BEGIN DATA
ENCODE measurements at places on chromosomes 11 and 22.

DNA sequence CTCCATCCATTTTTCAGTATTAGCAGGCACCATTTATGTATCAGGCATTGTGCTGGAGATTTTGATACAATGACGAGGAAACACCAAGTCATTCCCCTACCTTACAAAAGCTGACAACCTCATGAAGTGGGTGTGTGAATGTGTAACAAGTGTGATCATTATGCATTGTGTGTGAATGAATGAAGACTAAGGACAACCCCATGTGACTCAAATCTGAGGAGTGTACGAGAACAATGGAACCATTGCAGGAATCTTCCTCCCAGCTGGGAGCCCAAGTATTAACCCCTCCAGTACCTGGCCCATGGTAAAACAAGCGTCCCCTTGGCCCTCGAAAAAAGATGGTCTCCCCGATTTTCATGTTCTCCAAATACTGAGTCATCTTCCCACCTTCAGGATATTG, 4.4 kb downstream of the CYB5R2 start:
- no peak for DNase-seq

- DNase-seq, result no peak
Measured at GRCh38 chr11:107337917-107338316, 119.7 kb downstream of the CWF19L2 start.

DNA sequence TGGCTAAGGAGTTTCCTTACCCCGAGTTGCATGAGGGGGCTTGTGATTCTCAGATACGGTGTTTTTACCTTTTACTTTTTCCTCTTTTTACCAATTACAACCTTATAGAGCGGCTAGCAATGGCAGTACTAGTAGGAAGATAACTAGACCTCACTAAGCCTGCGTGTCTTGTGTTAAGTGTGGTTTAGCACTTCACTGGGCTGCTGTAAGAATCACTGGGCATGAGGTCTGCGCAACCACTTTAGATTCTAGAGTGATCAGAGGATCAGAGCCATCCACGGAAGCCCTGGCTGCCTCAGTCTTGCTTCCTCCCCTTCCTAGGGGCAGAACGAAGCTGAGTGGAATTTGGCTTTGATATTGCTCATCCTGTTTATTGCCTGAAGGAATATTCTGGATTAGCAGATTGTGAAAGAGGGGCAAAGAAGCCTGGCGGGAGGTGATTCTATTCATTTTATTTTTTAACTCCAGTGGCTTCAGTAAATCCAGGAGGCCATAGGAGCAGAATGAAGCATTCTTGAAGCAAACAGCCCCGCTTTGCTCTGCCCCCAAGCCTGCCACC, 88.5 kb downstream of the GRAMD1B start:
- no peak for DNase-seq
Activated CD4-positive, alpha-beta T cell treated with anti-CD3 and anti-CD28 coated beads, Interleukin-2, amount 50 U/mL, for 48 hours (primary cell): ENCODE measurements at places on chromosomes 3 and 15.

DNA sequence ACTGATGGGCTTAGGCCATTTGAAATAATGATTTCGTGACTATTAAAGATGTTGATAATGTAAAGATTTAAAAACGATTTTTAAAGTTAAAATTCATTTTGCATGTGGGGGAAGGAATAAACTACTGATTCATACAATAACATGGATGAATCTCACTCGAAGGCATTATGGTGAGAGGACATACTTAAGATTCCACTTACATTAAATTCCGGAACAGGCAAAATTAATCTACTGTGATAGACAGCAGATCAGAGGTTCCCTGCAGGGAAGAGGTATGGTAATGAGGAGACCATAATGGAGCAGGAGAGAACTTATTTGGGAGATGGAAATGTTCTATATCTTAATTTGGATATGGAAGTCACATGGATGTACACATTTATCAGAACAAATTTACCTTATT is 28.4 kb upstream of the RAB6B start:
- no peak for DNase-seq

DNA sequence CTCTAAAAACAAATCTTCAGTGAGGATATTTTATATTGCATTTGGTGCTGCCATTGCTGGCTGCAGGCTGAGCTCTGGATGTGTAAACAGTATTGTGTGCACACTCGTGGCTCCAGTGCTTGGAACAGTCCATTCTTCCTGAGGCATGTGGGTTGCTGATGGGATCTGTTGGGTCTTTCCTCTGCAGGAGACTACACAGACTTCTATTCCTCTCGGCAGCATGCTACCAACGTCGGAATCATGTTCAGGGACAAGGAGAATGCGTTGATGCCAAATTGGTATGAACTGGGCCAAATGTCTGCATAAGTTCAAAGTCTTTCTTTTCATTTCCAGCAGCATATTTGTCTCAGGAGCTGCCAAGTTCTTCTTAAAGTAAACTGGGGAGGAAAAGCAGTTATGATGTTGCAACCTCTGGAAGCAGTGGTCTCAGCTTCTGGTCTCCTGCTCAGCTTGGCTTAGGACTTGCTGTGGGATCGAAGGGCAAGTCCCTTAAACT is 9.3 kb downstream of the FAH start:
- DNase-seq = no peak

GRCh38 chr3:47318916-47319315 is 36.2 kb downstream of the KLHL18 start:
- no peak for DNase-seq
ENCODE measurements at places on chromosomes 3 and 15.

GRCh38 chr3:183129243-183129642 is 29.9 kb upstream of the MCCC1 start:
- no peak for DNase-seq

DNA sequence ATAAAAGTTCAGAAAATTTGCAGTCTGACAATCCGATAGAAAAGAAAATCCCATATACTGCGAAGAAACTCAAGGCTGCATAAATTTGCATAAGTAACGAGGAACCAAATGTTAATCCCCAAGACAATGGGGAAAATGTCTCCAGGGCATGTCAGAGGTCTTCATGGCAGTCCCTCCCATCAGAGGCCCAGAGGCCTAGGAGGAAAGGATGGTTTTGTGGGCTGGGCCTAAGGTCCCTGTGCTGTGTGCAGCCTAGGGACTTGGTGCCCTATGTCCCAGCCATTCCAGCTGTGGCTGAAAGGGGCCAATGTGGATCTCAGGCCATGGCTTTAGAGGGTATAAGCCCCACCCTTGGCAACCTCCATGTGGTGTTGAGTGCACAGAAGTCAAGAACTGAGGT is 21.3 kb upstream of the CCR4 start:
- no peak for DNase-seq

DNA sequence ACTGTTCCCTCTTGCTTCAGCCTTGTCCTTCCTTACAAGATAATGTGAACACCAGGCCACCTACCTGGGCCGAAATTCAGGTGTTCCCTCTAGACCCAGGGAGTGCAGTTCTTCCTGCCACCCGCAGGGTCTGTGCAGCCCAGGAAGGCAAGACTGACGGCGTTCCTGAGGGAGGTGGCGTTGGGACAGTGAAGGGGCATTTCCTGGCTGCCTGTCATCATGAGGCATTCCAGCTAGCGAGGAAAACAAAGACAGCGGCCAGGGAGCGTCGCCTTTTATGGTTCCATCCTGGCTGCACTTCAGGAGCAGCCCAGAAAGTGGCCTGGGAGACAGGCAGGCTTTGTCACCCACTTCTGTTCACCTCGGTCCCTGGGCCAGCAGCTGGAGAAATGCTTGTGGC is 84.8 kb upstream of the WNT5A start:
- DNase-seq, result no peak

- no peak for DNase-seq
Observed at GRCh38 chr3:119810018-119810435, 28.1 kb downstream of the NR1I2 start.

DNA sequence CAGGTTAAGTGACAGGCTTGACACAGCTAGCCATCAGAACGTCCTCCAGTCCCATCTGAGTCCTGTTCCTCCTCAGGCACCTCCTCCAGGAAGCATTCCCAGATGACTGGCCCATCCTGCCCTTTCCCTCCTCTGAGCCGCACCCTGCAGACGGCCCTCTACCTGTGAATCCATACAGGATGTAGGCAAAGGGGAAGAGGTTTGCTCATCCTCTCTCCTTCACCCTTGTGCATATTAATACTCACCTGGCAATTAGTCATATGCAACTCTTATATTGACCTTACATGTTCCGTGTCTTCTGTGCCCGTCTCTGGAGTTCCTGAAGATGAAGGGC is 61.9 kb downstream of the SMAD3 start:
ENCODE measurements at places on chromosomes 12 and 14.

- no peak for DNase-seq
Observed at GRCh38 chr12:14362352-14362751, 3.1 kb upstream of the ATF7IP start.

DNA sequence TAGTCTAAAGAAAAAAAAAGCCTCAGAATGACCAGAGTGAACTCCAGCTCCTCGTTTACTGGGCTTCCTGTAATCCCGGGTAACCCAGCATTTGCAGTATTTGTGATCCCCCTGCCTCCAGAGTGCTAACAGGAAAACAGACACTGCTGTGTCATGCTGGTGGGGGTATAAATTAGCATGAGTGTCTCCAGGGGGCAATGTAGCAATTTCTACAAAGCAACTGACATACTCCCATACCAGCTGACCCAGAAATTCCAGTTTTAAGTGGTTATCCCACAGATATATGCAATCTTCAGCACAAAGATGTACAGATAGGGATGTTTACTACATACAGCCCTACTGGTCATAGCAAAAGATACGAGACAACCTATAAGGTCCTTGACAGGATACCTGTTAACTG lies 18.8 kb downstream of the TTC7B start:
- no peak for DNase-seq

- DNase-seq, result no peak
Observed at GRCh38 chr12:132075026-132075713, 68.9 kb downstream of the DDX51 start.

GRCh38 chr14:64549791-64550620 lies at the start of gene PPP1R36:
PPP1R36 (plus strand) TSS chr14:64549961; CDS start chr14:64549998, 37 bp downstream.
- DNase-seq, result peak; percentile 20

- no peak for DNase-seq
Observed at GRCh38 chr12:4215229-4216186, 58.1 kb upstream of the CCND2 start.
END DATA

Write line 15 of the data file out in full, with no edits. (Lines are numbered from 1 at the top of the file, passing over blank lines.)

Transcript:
ENCODE measurements at places on chromosomes 3 and 15.